Exponent Explains: Student security

Students spending time wandering around campus after dark have likely seen some of their fellow students in yellow reflective vests patrolling the area. Perhaps they were escorting a student back to their dorm room, answering a question about campus, or checking to make sure buildings are locked and secured. These vest-clad students are members of the Student Security Team (SST), a University Police Department (UPD) program that employs students on campus to be an extra set of eyes for the police force and to aid in keeping campus safe.

Members of the security team are responsible for reporting suspicious activity on campus and escorting students, but do not engage suspicious persons themselves. “[Student Security] is there strictly to observe and report to the police department,” Brit Brupbacher, the head of SST and an officer at UPD, said in an interview. He cited the benefits of SST, having students report criminal or suspicious activity can help deter crime and protect the students of MSU. “Student security is there to help us, and be our eyes and ears,” Brupbacher said. Student Security members also help students by providing safety escorts around campus for those who feel threatened.

In addition to safety escorts and reporting suspicious activities, the SST is responsible for maintaining security in the buildings of MSU by keeping them secured during evening hours. This ranges from simply checking that academics buildings, which are closed at night, are locked, to walking through open buildings, keeping an eye out for suspicious behavior.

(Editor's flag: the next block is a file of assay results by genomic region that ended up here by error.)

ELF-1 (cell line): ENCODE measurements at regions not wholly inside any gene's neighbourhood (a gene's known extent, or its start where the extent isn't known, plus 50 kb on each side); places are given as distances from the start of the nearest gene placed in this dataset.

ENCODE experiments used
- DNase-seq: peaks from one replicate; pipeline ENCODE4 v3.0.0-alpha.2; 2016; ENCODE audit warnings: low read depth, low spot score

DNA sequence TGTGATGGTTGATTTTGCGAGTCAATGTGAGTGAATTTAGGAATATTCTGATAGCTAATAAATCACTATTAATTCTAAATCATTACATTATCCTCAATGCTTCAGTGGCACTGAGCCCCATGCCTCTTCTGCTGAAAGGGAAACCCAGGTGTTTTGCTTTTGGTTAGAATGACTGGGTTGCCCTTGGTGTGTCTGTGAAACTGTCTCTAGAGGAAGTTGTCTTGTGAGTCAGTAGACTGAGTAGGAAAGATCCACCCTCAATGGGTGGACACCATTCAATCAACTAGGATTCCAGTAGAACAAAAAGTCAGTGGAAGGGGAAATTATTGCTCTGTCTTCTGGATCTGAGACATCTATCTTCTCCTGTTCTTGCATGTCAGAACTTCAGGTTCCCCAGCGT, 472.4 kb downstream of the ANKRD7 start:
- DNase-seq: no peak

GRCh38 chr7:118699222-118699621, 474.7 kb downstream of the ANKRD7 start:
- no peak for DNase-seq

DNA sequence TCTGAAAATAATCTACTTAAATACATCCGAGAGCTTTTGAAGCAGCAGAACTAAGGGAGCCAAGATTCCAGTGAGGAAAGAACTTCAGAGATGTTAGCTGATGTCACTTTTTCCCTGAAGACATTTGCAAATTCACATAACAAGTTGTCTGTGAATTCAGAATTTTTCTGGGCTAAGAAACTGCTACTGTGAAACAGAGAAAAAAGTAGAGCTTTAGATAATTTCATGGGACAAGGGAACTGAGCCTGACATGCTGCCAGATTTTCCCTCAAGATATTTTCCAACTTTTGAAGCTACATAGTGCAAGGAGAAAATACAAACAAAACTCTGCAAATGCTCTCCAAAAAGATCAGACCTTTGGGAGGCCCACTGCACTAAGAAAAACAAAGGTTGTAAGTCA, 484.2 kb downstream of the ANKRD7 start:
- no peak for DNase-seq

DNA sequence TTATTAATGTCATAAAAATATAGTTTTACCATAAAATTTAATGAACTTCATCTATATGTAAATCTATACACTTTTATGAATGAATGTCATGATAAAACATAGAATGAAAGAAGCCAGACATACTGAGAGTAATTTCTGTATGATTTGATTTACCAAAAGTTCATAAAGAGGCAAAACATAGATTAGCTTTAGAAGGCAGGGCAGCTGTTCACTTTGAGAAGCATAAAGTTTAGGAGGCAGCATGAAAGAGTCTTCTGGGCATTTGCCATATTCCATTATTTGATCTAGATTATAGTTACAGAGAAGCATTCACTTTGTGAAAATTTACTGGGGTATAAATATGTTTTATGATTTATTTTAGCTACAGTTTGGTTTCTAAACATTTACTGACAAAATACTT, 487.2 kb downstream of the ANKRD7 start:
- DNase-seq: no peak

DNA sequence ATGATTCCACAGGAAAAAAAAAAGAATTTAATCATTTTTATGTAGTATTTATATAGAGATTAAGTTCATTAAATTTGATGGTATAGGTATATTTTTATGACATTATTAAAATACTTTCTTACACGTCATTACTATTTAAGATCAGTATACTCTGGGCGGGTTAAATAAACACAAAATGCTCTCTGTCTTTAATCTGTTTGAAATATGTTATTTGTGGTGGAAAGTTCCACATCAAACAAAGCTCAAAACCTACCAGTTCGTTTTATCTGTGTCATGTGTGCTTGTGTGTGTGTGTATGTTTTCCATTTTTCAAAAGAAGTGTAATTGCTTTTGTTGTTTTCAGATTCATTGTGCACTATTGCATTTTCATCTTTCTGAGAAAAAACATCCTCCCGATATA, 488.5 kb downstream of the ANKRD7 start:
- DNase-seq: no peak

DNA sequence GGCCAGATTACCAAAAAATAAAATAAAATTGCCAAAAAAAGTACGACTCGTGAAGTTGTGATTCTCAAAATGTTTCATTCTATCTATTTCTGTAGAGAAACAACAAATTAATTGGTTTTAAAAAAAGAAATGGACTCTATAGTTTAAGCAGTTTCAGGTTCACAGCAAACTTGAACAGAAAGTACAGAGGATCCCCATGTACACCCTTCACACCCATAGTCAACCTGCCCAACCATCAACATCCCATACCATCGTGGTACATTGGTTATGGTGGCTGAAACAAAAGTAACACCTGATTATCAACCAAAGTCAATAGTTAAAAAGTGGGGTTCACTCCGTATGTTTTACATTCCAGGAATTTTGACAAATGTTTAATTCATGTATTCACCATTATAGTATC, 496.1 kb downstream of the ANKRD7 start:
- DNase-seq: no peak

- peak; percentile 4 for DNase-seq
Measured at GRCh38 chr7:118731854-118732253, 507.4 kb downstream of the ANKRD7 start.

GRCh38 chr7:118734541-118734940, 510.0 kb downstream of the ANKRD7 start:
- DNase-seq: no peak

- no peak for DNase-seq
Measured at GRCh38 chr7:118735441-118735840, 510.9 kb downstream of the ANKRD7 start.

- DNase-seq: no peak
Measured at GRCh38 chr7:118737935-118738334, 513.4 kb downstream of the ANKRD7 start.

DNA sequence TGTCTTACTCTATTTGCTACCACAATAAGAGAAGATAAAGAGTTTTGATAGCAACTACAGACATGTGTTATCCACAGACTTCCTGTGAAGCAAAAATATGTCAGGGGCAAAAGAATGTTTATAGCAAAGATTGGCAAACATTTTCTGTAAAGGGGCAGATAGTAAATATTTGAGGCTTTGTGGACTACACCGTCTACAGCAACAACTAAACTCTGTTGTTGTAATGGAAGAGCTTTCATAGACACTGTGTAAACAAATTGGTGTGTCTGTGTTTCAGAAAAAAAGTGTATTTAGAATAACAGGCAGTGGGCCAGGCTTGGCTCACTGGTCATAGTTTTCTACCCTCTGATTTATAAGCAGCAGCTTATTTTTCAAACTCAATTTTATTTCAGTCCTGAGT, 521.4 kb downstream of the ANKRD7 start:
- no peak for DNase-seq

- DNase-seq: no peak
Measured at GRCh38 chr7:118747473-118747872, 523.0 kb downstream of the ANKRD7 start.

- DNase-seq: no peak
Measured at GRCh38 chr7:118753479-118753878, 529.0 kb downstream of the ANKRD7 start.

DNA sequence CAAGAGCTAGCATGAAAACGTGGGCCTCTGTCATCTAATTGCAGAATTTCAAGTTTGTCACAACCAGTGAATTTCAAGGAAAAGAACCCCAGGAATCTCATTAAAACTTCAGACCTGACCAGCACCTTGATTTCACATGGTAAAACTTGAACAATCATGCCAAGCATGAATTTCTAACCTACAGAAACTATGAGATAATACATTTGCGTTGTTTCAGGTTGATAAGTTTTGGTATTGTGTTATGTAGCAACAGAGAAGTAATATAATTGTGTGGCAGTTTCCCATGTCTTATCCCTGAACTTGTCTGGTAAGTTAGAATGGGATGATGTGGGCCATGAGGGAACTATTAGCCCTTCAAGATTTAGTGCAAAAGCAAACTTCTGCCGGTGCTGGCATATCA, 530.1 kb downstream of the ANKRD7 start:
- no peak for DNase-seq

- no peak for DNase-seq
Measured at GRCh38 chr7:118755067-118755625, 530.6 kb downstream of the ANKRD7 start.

Student Security members must be upstanding students at MSU; those who are unable to pass a criminal background check, or those with sub-par grades (less than a 2.0 grade point average) will not be considered for employment. Members of the team must be professional and mature, as they often deal with the public, sometimes having to avoid confrontation with dangerous persons. Other important skills of security team members are quality verbal and written communication skills, a discretionary manner, and courteousness when dealing with students, the police department and the general public.

It is important that members of the SST still make education their top priority. “It is a student position, so we want to make sure that their studies come first and foremost,” Brupbacher said. In order to assure that members of the team do not lend themselves entirely to student security in lieu of academics, the SST works on a six-evening-a-week schedule, having Sunday to rest and study.

In addition to helping the police investigate crime, SST helps students on campus. It is not uncommon to see a member of the team chatting with a student, providing information if that student has any questions. From keeping buildings secure, to giving directions around campus, to walking a vulnerable person back to safety, the SST is here to help.